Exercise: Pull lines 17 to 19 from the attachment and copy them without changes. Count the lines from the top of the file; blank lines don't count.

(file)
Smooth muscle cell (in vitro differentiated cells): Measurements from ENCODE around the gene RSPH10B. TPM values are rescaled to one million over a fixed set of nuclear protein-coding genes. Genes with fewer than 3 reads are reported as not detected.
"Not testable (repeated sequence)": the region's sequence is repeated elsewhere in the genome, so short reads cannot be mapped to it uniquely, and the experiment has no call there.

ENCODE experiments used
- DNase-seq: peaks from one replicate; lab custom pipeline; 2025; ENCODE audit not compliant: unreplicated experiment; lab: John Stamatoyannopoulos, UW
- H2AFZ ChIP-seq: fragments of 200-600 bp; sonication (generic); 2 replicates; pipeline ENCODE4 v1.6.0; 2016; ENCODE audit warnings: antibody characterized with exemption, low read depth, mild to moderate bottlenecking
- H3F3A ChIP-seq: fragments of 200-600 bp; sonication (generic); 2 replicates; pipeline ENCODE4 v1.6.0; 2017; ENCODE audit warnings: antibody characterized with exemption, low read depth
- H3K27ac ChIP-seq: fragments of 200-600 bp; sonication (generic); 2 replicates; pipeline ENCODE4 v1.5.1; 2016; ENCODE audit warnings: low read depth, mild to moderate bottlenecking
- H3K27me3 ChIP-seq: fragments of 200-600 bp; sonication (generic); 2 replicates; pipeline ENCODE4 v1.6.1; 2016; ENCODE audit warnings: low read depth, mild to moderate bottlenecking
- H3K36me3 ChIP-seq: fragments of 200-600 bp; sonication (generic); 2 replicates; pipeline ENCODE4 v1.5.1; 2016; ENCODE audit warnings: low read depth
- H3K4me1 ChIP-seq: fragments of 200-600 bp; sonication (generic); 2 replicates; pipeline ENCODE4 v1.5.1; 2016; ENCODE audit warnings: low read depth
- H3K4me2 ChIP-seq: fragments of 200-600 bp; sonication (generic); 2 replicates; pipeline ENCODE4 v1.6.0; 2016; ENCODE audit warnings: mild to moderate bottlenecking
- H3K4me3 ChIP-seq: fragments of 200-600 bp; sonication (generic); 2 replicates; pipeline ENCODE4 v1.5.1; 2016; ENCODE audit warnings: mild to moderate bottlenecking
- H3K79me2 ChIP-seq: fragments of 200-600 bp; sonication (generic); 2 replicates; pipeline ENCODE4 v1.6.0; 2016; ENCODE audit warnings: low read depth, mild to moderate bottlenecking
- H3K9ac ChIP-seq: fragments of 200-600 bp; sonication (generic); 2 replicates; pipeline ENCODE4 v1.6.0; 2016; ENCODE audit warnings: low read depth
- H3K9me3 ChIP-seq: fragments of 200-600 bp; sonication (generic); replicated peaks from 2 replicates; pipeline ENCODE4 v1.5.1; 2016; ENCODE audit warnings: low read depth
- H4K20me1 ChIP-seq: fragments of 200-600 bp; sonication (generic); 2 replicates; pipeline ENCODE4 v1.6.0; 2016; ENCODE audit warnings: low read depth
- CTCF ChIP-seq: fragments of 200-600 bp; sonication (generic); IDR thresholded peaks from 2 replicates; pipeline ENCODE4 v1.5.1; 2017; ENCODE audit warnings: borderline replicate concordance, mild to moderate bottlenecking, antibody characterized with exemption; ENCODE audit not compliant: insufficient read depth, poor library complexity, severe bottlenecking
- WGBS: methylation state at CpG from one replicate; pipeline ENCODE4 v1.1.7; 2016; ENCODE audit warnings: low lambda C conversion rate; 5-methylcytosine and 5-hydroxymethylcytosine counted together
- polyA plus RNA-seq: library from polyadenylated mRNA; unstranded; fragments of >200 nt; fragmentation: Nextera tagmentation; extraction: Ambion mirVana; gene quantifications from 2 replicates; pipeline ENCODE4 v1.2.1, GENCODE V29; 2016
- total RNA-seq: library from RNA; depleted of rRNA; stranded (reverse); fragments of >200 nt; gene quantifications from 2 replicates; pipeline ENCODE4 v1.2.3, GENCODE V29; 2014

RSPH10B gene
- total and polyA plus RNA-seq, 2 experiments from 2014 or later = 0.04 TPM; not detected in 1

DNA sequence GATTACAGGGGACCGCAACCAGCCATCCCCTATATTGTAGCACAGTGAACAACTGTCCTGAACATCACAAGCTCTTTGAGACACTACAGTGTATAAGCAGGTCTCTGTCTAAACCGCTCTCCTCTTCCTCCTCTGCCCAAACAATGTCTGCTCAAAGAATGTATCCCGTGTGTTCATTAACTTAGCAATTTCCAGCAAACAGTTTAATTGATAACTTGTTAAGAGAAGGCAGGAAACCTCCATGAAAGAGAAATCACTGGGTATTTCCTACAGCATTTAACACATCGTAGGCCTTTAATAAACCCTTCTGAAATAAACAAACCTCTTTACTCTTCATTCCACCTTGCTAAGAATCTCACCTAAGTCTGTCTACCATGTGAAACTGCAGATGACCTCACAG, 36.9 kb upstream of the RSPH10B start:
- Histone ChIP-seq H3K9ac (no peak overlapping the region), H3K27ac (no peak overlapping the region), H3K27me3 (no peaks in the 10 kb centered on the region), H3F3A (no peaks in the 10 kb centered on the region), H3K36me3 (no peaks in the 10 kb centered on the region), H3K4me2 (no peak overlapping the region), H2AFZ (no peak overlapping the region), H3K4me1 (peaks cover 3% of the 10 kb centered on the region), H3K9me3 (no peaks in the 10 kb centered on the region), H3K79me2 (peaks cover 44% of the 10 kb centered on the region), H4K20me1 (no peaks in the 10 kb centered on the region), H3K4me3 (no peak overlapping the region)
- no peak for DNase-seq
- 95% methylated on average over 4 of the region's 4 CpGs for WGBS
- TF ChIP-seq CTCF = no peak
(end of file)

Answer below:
- CTCF ChIP-seq: fragments of 200-600 bp; sonication (generic); IDR thresholded peaks from 2 replicates; pipeline ENCODE4 v1.5.1; 2017; ENCODE audit warnings: borderline replicate concordance, mild to moderate bottlenecking, antibody characterized with exemption; ENCODE audit not compliant: insufficient read depth, poor library complexity, severe bottlenecking
- WGBS: methylation state at CpG from one replicate; pipeline ENCODE4 v1.1.7; 2016; ENCODE audit warnings: low lambda C conversion rate; 5-methylcytosine and 5-hydroxymethylcytosine counted together
- polyA plus RNA-seq: library from polyadenylated mRNA; unstranded; fragments of >200 nt; fragmentation: Nextera tagmentation; extraction: Ambion mirVana; gene quantifications from 2 replicates; pipeline ENCODE4 v1.2.1, GENCODE V29; 2016